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RUSH: Coach Belichick, a lot of people don’t like Coach Belichick, but I do. And you may be aware that Antonio Brown… Oh, I got an email about this. I don’t have it in front of me. I didn’t print it out.

The email I got yesterday said, “Mr. Limbaugh, you really laughed at what Antonio Brown did videoing the Steelers locker room after the game against Chiefs. But don’t you think that was really bad? Don’t you think that was selfish? I can’t believe you supported what Brown did.” Well, okay. I’ll deal with that in just a second, ’cause maybe the emailer has a point. I did laugh at it. I thought it was… (laughing) It was funny. But, you know, there are characteristics of Millennialism here.

He is a Millennial, and he’s entirely focused on himself. He cares more about his “brand,” he cares more about the likes and approval of people he doesn’t know on Facebook than apparently he cares about the likes and approval of his teammates, maybe. Anyway, in that video, Coach Tomlin of the Steelers is heard referring to the Patriots as “rectal orifices,” although he didn’t use that term. I’m using that term to dress up the language. So they went and they asked Belichick what he thought and here’s what Belichick said. I just love this. This is Bill Belichick. “Any thoughts on the video or Tomlin’s comments?”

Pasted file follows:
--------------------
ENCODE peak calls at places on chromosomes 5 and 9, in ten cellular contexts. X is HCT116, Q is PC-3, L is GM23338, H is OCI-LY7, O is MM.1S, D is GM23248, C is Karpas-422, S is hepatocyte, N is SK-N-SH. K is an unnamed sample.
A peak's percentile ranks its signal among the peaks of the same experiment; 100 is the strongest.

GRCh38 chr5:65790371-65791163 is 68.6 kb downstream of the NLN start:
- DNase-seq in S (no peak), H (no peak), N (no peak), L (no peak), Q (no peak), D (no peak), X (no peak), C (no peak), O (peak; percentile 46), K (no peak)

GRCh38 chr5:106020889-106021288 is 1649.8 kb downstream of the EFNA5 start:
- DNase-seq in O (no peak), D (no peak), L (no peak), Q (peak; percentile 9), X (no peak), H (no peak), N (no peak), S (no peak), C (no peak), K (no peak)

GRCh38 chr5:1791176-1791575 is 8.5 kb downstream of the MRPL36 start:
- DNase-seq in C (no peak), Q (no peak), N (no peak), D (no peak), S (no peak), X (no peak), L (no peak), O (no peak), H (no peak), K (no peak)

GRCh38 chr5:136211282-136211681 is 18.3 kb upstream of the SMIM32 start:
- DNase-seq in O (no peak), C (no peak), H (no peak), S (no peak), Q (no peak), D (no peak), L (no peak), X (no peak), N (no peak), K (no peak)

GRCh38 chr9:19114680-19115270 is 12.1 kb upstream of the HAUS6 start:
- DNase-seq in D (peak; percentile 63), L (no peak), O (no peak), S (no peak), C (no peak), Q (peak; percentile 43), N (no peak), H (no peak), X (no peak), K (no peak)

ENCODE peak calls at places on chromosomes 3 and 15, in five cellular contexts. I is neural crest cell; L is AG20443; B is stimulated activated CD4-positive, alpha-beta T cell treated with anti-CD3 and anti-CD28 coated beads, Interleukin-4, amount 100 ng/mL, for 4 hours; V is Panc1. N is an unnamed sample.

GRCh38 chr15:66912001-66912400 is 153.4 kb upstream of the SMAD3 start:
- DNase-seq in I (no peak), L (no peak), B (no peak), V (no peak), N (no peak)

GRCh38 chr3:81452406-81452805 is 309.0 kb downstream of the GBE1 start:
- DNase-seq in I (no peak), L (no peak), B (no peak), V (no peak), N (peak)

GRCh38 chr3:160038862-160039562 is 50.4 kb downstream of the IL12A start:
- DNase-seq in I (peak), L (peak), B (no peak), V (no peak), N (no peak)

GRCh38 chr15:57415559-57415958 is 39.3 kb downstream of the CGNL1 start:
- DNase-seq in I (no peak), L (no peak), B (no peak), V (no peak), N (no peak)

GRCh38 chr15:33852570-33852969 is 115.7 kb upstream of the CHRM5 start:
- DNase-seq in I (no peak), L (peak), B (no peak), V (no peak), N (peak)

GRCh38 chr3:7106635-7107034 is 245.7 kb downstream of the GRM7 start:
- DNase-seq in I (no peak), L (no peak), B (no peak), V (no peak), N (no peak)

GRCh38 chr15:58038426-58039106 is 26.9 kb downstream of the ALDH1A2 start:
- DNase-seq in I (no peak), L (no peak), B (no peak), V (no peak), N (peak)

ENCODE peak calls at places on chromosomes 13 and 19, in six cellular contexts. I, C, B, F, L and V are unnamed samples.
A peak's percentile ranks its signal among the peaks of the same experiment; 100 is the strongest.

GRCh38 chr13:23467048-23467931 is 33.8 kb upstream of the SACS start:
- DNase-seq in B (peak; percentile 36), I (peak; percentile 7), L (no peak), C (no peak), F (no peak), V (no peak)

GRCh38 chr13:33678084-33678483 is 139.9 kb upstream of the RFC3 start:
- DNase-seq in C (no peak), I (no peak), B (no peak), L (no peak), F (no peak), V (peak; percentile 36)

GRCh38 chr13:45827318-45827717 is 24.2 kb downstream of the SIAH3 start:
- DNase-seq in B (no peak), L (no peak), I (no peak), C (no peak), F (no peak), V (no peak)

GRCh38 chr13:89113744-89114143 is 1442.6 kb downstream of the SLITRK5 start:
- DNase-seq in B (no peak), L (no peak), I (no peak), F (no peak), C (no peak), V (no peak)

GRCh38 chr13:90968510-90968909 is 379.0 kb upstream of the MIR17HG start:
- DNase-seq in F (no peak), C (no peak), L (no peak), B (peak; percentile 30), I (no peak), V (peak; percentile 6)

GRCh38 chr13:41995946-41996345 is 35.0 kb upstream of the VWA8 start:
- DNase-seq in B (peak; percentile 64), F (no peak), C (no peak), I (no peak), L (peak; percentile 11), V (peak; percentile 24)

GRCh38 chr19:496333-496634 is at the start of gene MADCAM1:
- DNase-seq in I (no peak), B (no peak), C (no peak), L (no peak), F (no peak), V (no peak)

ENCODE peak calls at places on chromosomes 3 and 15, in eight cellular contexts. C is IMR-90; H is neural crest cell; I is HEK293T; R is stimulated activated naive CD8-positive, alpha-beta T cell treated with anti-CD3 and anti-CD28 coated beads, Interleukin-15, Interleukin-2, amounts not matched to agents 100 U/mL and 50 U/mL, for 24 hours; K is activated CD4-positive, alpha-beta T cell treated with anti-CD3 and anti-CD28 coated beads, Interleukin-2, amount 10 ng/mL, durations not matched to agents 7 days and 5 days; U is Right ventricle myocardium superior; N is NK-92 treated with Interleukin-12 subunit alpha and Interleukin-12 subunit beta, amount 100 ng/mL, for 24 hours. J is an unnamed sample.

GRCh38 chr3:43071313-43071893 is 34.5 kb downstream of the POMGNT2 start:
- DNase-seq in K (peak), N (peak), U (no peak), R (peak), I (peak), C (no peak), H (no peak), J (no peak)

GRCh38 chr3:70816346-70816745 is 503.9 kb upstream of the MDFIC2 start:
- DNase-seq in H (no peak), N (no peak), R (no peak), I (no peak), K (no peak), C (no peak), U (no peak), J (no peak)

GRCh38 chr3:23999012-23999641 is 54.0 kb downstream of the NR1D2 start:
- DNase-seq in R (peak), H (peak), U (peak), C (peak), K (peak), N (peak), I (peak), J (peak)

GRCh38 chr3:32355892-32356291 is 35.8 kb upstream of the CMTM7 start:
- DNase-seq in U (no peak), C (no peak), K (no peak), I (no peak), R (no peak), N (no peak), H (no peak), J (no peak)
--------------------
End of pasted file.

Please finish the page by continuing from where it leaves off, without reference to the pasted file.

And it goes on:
BELICHICK: As you know, I’m a not on Snapface and all that so I don’t really get those. Um, but I really just worried about getting our team ready to go. I’m not really too worried about what they’re… what they put on Instant Chat or whatever it is.

RUSH: (laughing) Snapface! Instant Chat! I love it.


RUSH: I just got an alert on my iPhone during the break. “Mike Tomlin says…” His weekly press conference is on Tuesdays, which is today. “Mike Tomlin says Antonio Brown filming his locker room message was foolish and selfish, and Tomlin regrets his own comments in which he referred to the New England Patriots as” rectal orifices. But “selfish” and “foolish.” I was watching ESPN last night. Ryan Clark is now a commentator on ESPN. Ryan Clark was a safety for, as Hines Ward said, the Pittsburgh Steelers, and he’s really had some great insight into this.

Ryan Clark retired just a year or two ago from the Steelers. He was a strong safety. Ryan Clark… There are a lot of hard hits in football. I will never forget, it was a championship game in Pittsburgh, a cold night, Steelers and Ravens. Ryan Clark put a hit on Willis McGahee, a running back for the Baltimore Ravens, and Willis McGahee to this day may not know where he is. I mean, it was — and it was legal. It was a perfectly legal hit. It was one of the hardest hits…

You know, he’s a safety. He’s a strong, powerful guy. But he’s not one of the biggest guys on the field. Anyway, his take on this… He didn’t use the word “Millennial,” but he didn’t have to. You know, Antonio Brown’s 24, 25 years old. He’s a Millennial. He’s grown up with social media. Remember my warning about this, all the social media stuff, this Facebook, and Twitter, this quest for fame, this desire to be liked and noticed. I said, “It’s not good, it is not real, it causes distortions in what’s important. It changes your priorities,” and this is exactly what happens.